Neglect of manufacturing in the pharmaceutical industry

Today’s Wall St. Journal describes how quality control problems in pharmaceutical manufacturing plants are causing shortages of critical medicines, including methotrexate, which is used to treat leukemia in children.

For those of us working in the industry, it’s not surprising news. During the 1990s, the pharmaceutical industry focused on marketing and to a lesser extent R&D. Manufacturing was neglected. According to the Pharmaceutical Research and Manufacturers Association of America (PhRMA), from 1990 to 2000 marketing employment grew 57%, R&D 11%, and production/quality control shrank by 1%.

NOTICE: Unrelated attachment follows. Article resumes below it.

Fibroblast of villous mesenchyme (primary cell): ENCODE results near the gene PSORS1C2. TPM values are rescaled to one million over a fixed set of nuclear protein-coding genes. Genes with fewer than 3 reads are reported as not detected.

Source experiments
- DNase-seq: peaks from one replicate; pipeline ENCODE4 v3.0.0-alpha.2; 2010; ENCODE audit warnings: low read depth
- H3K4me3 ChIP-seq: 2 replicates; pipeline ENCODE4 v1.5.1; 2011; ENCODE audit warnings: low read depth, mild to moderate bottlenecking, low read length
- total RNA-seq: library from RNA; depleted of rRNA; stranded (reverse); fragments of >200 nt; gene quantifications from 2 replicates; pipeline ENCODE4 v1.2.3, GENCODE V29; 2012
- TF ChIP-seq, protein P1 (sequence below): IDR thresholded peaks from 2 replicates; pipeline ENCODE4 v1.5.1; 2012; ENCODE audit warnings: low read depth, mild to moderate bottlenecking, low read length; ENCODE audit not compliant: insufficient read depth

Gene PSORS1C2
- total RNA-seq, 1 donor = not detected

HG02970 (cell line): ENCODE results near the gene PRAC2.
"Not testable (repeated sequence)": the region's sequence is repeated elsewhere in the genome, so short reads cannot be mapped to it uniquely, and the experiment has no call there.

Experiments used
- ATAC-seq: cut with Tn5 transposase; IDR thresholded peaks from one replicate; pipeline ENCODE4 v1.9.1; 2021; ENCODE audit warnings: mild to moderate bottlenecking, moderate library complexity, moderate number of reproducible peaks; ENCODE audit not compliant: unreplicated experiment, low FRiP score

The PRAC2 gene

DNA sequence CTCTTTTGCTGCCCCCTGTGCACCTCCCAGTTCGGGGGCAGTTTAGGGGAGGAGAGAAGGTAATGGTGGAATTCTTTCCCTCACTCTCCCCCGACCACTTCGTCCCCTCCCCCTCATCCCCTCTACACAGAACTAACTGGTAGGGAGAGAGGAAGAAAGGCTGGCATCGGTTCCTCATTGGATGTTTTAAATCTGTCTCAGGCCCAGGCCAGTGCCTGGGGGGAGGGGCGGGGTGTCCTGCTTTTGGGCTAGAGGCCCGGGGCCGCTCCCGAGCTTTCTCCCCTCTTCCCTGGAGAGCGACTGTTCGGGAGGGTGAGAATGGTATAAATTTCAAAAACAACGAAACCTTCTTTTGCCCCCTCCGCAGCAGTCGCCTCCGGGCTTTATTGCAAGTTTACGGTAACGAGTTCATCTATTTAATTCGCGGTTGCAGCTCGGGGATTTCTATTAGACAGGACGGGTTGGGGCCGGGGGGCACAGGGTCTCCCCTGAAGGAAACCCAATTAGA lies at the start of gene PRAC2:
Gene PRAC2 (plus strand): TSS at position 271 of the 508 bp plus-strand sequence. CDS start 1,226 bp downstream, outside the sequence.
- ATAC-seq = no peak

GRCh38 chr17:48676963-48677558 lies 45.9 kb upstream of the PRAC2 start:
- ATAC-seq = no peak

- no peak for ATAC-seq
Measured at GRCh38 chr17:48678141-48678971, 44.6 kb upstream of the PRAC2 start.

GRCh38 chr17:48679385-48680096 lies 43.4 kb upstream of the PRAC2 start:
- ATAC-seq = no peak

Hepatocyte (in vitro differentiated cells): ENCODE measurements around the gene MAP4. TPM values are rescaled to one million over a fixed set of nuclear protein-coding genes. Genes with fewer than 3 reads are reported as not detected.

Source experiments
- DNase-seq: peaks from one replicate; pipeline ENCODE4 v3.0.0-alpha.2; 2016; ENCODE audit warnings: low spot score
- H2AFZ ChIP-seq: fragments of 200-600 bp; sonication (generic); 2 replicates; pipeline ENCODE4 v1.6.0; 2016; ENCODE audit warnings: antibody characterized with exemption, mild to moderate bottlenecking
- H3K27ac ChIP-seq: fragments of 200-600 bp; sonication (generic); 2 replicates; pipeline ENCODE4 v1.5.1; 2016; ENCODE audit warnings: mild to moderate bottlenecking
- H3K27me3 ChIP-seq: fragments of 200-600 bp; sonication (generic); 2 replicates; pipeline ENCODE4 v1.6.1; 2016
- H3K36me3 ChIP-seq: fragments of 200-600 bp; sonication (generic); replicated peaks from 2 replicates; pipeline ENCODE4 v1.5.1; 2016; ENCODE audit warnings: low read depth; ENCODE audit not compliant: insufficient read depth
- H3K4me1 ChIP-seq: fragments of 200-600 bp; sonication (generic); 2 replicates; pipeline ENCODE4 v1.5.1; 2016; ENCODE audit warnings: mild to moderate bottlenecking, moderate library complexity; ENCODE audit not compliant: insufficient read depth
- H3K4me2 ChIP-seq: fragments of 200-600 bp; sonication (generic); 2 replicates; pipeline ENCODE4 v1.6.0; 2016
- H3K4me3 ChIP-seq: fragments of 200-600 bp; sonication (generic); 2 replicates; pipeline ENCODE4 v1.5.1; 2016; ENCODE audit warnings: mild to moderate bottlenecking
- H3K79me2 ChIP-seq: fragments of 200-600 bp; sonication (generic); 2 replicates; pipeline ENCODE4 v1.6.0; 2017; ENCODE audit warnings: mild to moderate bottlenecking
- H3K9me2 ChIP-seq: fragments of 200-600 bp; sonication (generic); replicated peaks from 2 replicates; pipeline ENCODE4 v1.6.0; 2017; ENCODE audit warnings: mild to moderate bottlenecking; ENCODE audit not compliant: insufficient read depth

Regulatory agencies are none too happy about the situation, and have been moving more aggressively to cite offending plants and even seize products. The FDA’s Dr. Janet Woodcock has called manufacturing, “the poor stepchild” of the pharmaceutical industry and it’s easy to see why.

March 15, 2005

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